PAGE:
This Sista Teaches Women How To Live ‘Drama Free’ Lives

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Sil La Abrams relationship expertSil Lai Abrams is likely one of the most “got-it-together” sistas you would ever want to meet, if you ever had the pleasure of chatting with her.

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She’s a leading relationship expert whose name has been featured on the mastheads of several prominent websites and magazines. She is a lecturer on domestic violence and a published author of “No More Drama: Nine Simple Steps To Transforming A Breakdown Into A Breakthrough,” (Sepia Press Publishing).

Back in her younger days, she was cat walking on runways throughout Europe.

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She also knows a thing (or 10) about drama.

In fact, Sil Lai says she was once the quintessential “Drama Queen.” There was no situation, no matter how promising, in which she could not sabotage her emotional well-being and professional ascent. She stayed in relationships with men who were no good for her. And when Sil Lai wasn’t in a bad romantic relationship, she was sabotaging friendships with those who cared for her.

Her soft smile and casually professional demeanor, though, do not give off any hint of a someone who was battling emotional issues that contributed to her self-destructive behavior.  (Watch the video below to see her explain what those issues were.)

Sil Lai Abrams Talks About Her Book “No More Drama”

At one point Sil Lai was involved in an abusive relationship that put her life and those of her children at risk. Eventually, she was able to overcome her self-destructive behavior and now devotes her time showing other women how to do the same. And when she is not touring the country speaking at women empowerment conferences, she pens a regular column for Ebony.com as their relationship expert.

An issue that is dear to her is that of domestic abuse. Having lived through and overcome an abusive relationship in the past, Sil Lai is a national speaker on the subject of domestic violence. She is also on the national advisory board of the National Domestic Abuse Hotline.

I sat down with Sil Lai one Saturday afternoon to discuss how she has learned to avoid emotionally and physically abusive relationships. Here are a few of her tips.

1) Get honest with yourself! Sometimes, denial plays a large part in a person staying in an unhealthy relationship. One of the tools that I have found worked for me in the past was to journal and keep a record of all of the instances of abuse, because it’s really easy to forget about what really happened. So getting honest with yourself is about getting truthful. Journaling and keeping a record is one of the first things you should do.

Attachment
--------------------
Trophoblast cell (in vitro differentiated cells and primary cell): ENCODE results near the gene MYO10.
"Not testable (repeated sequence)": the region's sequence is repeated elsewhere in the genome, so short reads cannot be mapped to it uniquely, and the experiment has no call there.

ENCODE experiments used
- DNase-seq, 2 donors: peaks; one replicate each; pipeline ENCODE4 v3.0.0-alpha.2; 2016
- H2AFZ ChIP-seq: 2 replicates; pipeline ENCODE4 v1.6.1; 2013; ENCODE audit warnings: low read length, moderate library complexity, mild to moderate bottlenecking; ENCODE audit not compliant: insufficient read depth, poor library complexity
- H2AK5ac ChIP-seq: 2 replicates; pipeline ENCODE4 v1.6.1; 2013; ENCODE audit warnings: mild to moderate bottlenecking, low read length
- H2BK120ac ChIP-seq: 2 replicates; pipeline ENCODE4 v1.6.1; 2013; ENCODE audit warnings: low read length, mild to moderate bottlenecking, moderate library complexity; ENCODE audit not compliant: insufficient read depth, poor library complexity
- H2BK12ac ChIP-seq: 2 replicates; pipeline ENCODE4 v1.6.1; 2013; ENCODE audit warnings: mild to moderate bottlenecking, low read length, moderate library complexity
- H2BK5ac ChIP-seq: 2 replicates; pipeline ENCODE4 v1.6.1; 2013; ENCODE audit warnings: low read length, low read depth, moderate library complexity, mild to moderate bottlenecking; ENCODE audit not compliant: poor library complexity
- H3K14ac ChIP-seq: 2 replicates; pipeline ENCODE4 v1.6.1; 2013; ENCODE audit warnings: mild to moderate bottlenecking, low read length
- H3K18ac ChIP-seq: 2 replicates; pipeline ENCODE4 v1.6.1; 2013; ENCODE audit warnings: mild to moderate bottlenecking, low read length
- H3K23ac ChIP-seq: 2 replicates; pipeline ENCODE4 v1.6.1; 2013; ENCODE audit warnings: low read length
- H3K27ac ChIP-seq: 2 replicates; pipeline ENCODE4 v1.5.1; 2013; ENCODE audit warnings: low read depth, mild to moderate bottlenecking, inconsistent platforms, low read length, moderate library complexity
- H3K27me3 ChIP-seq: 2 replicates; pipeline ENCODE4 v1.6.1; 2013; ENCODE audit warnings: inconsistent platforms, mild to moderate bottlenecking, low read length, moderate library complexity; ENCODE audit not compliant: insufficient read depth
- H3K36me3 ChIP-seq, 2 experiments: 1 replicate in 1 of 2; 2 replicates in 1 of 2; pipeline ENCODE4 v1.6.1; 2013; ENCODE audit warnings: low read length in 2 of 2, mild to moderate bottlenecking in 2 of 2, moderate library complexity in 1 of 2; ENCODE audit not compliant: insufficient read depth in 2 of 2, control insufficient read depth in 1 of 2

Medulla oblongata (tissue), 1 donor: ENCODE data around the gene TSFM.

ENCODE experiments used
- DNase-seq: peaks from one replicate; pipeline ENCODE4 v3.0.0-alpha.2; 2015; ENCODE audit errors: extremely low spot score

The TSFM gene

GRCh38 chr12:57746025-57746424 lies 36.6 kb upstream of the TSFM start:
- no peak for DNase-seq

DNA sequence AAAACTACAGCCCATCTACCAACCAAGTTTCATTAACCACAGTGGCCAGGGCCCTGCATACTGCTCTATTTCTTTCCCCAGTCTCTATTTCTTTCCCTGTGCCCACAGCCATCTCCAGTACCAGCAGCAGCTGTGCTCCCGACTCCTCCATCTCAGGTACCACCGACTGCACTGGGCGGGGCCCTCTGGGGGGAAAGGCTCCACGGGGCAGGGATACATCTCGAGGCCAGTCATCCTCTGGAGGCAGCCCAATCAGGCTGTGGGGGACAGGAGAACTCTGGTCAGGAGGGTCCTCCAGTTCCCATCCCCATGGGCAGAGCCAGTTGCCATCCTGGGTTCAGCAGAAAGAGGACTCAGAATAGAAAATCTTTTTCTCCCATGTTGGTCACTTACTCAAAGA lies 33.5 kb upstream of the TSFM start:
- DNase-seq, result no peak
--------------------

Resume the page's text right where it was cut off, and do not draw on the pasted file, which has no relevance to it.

2) Create a safety plan. You can go online to websites, such as the National Domestic Violence Hotline or Safe Horizon, and they will outline the specific steps you can take to create that safety plan to get out. Some of the things you can do is put aside money to escape, make copies of important documents (green card, passport, birth certificates for your children, etc.) and anything else you would need in order to start over.

3) Speak to friends. A family member, your pastor, law enforcement or  domestic violence agency and let them know what is going on because you have to get out of the bubble you’re in. And you can enlist them as support.

4) Sever all communication with your former partner. A lot of times, the woman wants to stay in touch. She feels compelled to because of the kids, because she loves him, she misses him, she still wants to try and negotiate some type of normal relationship with her batterer and that is a dangerous thing because he has one objective: to get you to come back. They’ll use a lot of emotional hooks to get you back, such as guilt and intimidation, anything to play on your heart strings to say OK: “This time is going to be different. I’m coming back.” And trust me, if you do go back, it’s going to be that much harder to get out.

5) Get help. Get into therapy. In the African-American community, there is a huge taboo about it. People think that if you have an issue, you pray it out, but domestic violence is a family systems issue. It is something that is passed down from generation to generation, so if you’re going to break your own cycle of violence, you’ve got to get help.

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